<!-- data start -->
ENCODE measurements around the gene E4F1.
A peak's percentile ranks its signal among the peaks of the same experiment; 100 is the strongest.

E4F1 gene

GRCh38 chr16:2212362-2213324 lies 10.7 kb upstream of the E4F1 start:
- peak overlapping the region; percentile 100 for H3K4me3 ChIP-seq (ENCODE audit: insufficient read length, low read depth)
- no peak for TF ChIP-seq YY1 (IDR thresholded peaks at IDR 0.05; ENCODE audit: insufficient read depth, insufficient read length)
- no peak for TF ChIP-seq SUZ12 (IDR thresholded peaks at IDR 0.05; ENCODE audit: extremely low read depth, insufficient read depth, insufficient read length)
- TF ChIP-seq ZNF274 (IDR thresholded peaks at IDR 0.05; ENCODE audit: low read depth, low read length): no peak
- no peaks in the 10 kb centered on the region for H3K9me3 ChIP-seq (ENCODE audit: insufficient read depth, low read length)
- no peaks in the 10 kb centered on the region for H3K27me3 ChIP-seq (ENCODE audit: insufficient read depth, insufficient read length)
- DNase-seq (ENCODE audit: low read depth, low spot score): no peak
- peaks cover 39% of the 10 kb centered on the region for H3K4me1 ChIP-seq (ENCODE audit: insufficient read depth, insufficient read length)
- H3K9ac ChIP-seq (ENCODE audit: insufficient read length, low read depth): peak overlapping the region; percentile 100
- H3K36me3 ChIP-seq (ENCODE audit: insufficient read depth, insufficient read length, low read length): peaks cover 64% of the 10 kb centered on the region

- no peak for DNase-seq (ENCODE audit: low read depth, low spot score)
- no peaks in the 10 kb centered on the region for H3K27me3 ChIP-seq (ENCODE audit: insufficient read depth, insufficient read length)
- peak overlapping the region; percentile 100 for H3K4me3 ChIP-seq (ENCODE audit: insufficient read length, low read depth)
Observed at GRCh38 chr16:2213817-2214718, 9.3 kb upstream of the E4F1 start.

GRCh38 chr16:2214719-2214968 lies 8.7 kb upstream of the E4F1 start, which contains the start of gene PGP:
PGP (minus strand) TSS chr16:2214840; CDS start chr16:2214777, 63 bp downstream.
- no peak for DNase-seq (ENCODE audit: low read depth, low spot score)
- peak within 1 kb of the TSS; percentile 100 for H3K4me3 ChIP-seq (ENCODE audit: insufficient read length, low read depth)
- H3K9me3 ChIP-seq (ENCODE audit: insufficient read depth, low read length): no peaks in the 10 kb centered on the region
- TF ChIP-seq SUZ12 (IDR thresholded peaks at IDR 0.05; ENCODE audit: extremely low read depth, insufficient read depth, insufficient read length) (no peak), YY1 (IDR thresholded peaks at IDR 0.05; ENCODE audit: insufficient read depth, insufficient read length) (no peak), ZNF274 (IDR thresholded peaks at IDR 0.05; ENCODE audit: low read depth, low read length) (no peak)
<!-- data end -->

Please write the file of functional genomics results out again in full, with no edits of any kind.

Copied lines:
ENCODE measurements around the gene E4F1.
A peak's percentile ranks its signal among the peaks of the same experiment; 100 is the strongest.

E4F1 gene

GRCh38 chr16:2212362-2213324 lies 10.7 kb upstream of the E4F1 start:
- peak overlapping the region; percentile 100 for H3K4me3 ChIP-seq (ENCODE audit: insufficient read length, low read depth)
- no peak for TF ChIP-seq YY1 (IDR thresholded peaks at IDR 0.05; ENCODE audit: insufficient read depth, insufficient read length)
- no peak for TF ChIP-seq SUZ12 (IDR thresholded peaks at IDR 0.05; ENCODE audit: extremely low read depth, insufficient read depth, insufficient read length)
- TF ChIP-seq ZNF274 (IDR thresholded peaks at IDR 0.05; ENCODE audit: low read depth, low read length): no peak
- no peaks in the 10 kb centered on the region for H3K9me3 ChIP-seq (ENCODE audit: insufficient read depth, low read length)
- no peaks in the 10 kb centered on the region for H3K27me3 ChIP-seq (ENCODE audit: insufficient read depth, insufficient read length)
- DNase-seq (ENCODE audit: low read depth, low spot score): no peak
- peaks cover 39% of the 10 kb centered on the region for H3K4me1 ChIP-seq (ENCODE audit: insufficient read depth, insufficient read length)
- H3K9ac ChIP-seq (ENCODE audit: insufficient read length, low read depth): peak overlapping the region; percentile 100
- H3K36me3 ChIP-seq (ENCODE audit: insufficient read depth, insufficient read length, low read length): peaks cover 64% of the 10 kb centered on the region

- no peak for DNase-seq (ENCODE audit: low read depth, low spot score)
- no peaks in the 10 kb centered on the region for H3K27me3 ChIP-seq (ENCODE audit: insufficient read depth, insufficient read length)
- peak overlapping the region; percentile 100 for H3K4me3 ChIP-seq (ENCODE audit: insufficient read length, low read depth)
Observed at GRCh38 chr16:2213817-2214718, 9.3 kb upstream of the E4F1 start.

GRCh38 chr16:2214719-2214968 lies 8.7 kb upstream of the E4F1 start, which contains the start of gene PGP:
PGP (minus strand) TSS chr16:2214840; CDS start chr16:2214777, 63 bp downstream.
- no peak for DNase-seq (ENCODE audit: low read depth, low spot score)
- peak within 1 kb of the TSS; percentile 100 for H3K4me3 ChIP-seq (ENCODE audit: insufficient read length, low read depth)
- H3K9me3 ChIP-seq (ENCODE audit: insufficient read depth, low read length): no peaks in the 10 kb centered on the region
- TF ChIP-seq SUZ12 (IDR thresholded peaks at IDR 0.05; ENCODE audit: extremely low read depth, insufficient read depth, insufficient read length) (no peak), YY1 (IDR thresholded peaks at IDR 0.05; ENCODE audit: insufficient read depth, insufficient read length) (no peak), ZNF274 (IDR thresholded peaks at IDR 0.05; ENCODE audit: low read depth, low read length) (no peak)